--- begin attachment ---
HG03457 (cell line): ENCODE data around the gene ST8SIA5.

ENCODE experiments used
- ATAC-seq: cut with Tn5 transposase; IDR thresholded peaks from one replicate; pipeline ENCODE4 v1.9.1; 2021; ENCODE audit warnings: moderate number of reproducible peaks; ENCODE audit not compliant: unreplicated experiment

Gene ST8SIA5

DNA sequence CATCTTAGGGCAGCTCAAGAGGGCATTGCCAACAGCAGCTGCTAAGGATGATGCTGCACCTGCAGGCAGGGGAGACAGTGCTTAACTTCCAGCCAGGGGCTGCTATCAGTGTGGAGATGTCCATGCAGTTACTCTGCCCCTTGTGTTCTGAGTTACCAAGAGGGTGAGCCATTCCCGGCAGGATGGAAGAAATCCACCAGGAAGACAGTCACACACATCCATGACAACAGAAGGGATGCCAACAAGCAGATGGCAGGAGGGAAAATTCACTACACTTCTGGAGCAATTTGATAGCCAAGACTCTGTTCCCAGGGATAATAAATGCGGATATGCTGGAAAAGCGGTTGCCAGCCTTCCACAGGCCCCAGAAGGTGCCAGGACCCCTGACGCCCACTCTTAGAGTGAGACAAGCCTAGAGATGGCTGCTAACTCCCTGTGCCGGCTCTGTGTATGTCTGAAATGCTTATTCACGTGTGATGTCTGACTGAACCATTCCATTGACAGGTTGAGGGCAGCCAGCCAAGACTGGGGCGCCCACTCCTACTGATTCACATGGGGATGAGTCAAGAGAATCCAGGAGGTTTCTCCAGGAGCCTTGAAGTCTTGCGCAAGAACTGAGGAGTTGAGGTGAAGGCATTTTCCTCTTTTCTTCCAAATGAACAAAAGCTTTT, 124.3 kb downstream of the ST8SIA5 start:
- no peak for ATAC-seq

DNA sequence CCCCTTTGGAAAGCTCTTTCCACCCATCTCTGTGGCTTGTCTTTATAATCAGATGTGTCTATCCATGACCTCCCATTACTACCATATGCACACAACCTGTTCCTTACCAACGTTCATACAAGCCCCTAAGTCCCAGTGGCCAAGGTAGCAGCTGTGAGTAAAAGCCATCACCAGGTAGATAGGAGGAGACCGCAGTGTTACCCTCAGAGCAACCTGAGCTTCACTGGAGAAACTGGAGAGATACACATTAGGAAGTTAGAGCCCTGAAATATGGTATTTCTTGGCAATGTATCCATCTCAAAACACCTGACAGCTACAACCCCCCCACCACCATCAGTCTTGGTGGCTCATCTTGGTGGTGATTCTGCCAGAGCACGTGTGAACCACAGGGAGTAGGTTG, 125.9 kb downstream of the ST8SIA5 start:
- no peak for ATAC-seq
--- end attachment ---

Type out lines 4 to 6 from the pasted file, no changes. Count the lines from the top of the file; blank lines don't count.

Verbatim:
Gene ST8SIA5

DNA sequence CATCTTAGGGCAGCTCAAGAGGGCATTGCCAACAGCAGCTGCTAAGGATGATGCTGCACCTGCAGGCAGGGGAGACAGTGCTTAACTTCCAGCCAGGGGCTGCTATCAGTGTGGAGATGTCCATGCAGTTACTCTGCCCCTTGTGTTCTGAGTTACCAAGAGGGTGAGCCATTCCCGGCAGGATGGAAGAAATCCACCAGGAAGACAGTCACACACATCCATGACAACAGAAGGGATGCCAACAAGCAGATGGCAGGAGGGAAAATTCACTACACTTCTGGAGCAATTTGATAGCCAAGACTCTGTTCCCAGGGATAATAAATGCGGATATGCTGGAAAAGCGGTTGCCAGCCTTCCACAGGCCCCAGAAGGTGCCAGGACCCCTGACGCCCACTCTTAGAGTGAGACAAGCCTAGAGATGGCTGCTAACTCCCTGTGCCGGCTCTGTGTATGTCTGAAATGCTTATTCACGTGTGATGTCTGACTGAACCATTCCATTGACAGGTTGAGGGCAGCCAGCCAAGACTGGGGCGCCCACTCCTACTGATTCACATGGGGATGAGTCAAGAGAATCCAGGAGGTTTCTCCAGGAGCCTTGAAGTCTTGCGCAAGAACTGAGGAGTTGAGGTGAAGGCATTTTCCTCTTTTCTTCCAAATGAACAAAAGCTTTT, 124.3 kb downstream of the ST8SIA5 start:
- no peak for ATAC-seq